Kotor, Montenegro is a beautiful city. Close your eyes for just a moment and you will swear you have been transported across the Adriatic back to Venice.

Friday, June 5, Cavtat to Sibenik

Now I am done with the van. One of our members has pre-arranged to fly home for a major family event. The initial plan was that we would transport his moto back home in the van. But now, that van space is occupied by the crashed moto. So, we make quick overnight fax arrangements to put me on his insurance and I'm delegated to drive the moto home from here.

Today, in sunshine, we have a walking tour of Dubrovnik. The 'old town' is a walled city at the mouth of the harbor. For a small fee, you can walk atop the wall and circumnavigate the entire city. Again, Dubrovnik is very much like the plan and style of Venice except this one is perhaps on a thirty degree angle. Overlooking the city, I note that all of these old buildings have new clay tile roofs. As we leave the city walls, we see this demonstration map showing the mortar and bomb hits from the recent war. That certainly explains the new tiles. Very disheartening to view the beauty and culture of Dubrovnik and realize that someone on top of the nearby hills was just lobbing shells here day after day.

We stop and tour at Split, another harbor town reminiscent of Venice.

Saturday, June 6, Sibenik to Opatija

We stop for lunch to walk the old city of Zadar, yet another Venetian plan harbor town.

Sunday, June 7, Opatija to Vicenza

As soon as we arrive to Italy, we again break into three groups. A few go north toward Zurich. A few go south toward Ancona on the central Italy east coast. The remainder of us head back towards home at Vicenza. Forty kilometers shy of Vicenza, “snap”, throttle cable. What luck. Its late, we're tired, the side of the autostrada is no place for repairs. We strip out the van luggage and swap bikes. Now I will ride the crashed bike the last few kilometers to home. This was a trip that I expected and had agreed to be in the van the whole time. In the end, I drove four different motorbikes over five different days.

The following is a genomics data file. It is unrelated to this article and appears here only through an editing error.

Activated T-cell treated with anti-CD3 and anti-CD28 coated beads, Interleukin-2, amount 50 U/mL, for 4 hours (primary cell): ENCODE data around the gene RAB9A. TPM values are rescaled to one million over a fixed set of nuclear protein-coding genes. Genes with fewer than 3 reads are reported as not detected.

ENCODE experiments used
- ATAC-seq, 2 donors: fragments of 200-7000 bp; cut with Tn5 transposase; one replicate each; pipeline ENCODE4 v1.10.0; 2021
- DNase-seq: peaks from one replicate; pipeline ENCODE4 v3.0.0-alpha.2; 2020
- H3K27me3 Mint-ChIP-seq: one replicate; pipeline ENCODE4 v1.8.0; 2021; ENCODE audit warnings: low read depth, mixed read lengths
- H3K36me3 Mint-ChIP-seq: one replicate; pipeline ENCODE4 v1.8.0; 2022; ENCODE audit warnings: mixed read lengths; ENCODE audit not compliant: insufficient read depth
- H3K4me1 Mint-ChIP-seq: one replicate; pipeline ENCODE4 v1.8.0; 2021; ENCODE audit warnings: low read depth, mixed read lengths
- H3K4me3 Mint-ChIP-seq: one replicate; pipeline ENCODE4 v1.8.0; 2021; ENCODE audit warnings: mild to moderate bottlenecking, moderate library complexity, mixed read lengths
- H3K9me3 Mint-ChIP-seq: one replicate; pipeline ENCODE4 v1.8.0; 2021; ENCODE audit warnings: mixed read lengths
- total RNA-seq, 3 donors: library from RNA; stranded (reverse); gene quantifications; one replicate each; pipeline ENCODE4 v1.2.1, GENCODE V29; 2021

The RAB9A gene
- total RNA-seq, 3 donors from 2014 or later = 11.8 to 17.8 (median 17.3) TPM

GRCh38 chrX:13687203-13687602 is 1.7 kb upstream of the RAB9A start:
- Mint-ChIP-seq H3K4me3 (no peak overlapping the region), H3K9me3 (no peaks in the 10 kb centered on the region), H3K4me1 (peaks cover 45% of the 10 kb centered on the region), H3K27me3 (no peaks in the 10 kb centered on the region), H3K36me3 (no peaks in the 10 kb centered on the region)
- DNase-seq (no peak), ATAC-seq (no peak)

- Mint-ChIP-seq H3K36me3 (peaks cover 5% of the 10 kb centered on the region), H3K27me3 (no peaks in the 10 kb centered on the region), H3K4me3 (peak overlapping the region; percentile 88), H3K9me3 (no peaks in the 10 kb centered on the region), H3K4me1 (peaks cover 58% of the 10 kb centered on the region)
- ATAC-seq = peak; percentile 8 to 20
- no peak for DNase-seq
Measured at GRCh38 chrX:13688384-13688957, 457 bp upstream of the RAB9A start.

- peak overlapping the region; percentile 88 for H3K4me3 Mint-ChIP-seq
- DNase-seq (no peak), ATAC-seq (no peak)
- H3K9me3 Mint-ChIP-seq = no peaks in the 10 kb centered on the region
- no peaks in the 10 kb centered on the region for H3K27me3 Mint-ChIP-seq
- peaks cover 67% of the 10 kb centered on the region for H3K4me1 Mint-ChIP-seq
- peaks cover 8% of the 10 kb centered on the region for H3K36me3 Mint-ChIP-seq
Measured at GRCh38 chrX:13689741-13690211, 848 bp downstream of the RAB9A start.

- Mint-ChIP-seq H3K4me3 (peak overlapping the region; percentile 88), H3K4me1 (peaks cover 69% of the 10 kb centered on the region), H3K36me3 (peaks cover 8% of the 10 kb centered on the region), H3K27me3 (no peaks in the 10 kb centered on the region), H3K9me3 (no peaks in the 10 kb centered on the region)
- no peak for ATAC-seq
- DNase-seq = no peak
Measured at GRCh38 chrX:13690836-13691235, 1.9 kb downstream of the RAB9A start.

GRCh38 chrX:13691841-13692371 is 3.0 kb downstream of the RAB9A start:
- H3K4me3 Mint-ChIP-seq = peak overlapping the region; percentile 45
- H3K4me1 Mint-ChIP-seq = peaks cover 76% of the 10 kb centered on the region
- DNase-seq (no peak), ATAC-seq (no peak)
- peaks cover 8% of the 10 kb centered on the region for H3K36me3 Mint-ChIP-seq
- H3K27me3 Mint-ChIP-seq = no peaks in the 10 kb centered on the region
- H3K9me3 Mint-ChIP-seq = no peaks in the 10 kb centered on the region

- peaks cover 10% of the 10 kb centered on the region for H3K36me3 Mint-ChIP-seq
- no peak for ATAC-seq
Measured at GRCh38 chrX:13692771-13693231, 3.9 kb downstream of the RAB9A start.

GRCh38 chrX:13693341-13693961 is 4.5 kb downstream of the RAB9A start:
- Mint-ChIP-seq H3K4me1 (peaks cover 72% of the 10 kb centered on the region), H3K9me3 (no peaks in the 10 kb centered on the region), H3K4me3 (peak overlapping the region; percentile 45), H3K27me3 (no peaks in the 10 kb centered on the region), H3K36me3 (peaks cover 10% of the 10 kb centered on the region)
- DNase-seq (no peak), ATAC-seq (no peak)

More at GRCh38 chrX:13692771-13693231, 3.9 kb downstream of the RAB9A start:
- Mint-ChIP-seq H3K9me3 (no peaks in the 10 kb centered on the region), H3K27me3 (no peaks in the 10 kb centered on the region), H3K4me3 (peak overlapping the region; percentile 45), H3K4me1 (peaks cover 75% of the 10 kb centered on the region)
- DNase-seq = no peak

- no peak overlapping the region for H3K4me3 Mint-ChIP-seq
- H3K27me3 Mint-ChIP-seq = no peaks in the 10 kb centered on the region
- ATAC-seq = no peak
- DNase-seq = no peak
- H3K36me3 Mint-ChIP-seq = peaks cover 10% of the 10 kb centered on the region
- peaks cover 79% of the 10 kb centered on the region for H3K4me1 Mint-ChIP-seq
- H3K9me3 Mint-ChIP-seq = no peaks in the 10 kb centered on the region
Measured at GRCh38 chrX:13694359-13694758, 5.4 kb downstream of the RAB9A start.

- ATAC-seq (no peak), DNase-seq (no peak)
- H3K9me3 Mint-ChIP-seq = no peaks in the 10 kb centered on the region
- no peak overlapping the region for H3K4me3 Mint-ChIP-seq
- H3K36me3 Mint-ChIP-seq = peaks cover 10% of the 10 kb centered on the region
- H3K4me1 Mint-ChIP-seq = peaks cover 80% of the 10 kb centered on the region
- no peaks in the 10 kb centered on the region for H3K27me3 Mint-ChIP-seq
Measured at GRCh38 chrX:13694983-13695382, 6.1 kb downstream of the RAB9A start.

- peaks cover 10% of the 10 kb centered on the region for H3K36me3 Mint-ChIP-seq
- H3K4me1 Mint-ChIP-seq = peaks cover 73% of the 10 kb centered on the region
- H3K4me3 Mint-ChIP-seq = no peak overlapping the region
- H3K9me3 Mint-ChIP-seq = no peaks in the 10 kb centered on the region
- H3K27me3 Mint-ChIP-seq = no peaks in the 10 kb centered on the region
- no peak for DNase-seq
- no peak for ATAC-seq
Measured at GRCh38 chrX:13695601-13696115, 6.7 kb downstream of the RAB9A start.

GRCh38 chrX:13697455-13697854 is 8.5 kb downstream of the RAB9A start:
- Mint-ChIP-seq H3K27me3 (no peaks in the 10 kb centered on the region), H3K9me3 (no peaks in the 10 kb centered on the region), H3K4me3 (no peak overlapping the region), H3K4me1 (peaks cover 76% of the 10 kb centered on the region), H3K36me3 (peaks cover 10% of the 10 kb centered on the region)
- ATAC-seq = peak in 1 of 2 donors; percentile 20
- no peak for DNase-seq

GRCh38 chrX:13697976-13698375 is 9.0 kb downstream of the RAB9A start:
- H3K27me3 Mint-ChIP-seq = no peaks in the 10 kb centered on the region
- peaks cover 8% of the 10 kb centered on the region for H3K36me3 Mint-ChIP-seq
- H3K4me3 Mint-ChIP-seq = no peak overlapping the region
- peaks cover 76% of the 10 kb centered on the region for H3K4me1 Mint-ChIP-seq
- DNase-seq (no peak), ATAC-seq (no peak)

Monday, June 8, Home again.

Next year, 2010, we will tour Puglia, the stiletto heel of the Italian 'boot'.

More details here: PUGLIA

A few personal impressions.

I finally get a sense of the economic power of the Venetian empire. The Adriatic coast is full of wonderful harbor cities, all built in the style and image of Venice at its heyday. While touristy, these towns and cities are a lot less commercial than Venice itself.

The Balkan Peninsula is known as “The Fracture Zone”, due to its geotechnical upheavals and its cultural strife. Both are evident at every turn.

The Dalmatian Coast has wonderful roads. The pavement and the bridges are all new and built to modern European standards. Nice for tourism travel until you realize they are new because they were all recently blown up. All of the local cemeteries also have obvious clusters of new headstones.

In order to provide for safe, circuitous highway traffic flow, most of the coastal curves are very heavily grooved and scarified. The traction is terrific, even in the rain. But the handlebars are jumping all over the place. A bit disconcerting, especially since we recently endured a group crash.

Wow! Those Croatian women sure are tall!

Patrick Hayes

Fremont CA

Moto Guzzi Classics Motorcycle Club – Schio (VI) Italy